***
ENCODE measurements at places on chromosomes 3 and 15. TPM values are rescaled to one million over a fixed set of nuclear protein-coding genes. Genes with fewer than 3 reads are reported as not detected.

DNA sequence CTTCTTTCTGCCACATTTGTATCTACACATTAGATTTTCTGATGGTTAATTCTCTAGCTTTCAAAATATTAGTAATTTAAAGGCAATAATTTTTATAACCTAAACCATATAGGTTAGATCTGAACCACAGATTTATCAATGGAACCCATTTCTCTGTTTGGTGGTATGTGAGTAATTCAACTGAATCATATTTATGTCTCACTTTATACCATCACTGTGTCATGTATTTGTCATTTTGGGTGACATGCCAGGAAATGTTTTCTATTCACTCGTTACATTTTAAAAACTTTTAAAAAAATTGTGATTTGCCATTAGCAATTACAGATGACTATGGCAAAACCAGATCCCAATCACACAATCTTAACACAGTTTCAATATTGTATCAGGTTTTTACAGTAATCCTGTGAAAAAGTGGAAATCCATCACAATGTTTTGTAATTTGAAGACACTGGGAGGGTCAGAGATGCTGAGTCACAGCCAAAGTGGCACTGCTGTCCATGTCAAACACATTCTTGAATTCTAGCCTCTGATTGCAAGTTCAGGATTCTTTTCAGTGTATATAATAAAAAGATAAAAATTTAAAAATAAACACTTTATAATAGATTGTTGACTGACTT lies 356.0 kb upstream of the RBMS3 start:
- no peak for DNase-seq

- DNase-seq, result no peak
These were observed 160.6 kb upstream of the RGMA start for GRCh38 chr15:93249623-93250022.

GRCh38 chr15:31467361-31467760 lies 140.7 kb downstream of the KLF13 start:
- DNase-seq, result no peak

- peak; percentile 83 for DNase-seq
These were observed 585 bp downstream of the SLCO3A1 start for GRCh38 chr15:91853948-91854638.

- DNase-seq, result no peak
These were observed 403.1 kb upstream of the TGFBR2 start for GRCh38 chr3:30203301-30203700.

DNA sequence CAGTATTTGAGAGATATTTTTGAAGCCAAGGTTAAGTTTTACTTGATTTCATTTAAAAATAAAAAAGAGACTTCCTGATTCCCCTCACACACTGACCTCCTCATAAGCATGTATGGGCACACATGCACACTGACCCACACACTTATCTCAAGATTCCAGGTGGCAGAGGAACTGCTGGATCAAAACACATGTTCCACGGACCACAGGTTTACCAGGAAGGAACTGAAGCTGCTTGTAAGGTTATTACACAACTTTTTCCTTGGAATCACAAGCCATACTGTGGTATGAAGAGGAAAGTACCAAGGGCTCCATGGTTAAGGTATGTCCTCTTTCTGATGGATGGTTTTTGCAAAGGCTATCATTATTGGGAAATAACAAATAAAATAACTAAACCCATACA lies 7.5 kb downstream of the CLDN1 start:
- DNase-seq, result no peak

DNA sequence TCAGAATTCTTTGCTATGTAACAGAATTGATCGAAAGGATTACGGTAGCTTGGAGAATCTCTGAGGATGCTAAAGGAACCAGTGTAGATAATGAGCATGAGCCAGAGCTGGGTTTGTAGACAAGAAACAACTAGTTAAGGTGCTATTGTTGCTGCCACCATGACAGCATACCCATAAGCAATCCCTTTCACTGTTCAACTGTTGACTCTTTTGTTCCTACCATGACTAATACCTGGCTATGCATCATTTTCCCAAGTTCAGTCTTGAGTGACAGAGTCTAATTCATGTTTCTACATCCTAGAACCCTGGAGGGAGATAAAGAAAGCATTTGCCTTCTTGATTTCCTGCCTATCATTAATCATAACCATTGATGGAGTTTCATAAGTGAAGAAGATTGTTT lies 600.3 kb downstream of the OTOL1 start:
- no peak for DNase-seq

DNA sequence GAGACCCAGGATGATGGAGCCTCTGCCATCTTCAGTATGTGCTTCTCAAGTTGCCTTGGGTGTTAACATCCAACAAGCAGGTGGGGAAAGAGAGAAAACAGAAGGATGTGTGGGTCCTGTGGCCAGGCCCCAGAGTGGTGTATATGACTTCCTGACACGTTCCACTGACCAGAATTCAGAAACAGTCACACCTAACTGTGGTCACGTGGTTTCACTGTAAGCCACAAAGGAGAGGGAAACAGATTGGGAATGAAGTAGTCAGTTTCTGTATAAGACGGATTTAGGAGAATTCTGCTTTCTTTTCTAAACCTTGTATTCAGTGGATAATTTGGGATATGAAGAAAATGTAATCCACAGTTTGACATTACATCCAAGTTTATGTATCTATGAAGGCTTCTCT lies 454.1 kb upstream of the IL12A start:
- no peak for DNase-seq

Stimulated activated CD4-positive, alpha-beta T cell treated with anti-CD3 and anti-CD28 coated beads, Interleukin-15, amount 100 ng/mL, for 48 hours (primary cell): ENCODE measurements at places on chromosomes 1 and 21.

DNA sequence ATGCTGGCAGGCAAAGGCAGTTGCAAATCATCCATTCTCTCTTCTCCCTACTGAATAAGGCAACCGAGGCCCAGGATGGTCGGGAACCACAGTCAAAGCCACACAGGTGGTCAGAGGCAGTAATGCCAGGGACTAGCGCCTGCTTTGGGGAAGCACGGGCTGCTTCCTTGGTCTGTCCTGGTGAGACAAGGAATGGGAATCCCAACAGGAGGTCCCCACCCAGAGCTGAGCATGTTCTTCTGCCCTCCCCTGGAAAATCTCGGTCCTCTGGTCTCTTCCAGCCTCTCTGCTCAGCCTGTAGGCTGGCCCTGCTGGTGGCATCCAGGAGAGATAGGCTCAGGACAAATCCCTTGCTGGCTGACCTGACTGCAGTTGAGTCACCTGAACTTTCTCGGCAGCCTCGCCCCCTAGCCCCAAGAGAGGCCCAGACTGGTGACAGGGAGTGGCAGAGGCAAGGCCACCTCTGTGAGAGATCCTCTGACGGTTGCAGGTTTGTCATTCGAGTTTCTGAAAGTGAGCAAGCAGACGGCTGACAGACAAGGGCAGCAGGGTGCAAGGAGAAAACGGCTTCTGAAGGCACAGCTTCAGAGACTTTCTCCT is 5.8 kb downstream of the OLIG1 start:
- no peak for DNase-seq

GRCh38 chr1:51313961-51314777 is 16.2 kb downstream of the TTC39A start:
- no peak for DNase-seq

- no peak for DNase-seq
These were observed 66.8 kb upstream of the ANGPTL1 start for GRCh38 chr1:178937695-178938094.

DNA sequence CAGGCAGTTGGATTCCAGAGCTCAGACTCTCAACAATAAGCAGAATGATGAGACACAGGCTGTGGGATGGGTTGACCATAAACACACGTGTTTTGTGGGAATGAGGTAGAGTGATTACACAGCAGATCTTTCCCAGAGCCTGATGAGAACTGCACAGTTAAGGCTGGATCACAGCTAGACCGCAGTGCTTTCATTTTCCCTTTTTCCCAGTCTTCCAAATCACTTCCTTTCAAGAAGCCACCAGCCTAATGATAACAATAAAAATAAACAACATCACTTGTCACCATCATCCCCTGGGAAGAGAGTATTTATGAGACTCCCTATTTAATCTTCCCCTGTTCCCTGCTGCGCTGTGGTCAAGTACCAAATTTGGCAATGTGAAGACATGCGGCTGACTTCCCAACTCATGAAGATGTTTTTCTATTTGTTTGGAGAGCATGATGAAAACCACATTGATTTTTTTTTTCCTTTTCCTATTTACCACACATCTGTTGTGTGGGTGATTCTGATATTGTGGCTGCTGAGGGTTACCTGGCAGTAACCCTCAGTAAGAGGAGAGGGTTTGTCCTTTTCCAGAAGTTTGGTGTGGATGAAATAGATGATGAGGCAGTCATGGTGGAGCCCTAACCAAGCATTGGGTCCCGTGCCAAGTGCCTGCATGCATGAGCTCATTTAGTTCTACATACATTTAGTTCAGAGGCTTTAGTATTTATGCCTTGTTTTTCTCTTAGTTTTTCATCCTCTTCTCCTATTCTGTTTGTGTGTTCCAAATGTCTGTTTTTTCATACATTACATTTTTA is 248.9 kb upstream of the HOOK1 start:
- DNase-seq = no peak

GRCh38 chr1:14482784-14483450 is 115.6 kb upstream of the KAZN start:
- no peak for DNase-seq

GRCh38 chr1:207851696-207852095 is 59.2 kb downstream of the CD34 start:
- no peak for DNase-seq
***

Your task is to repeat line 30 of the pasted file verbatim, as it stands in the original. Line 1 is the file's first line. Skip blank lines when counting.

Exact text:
- no peak for DNase-seq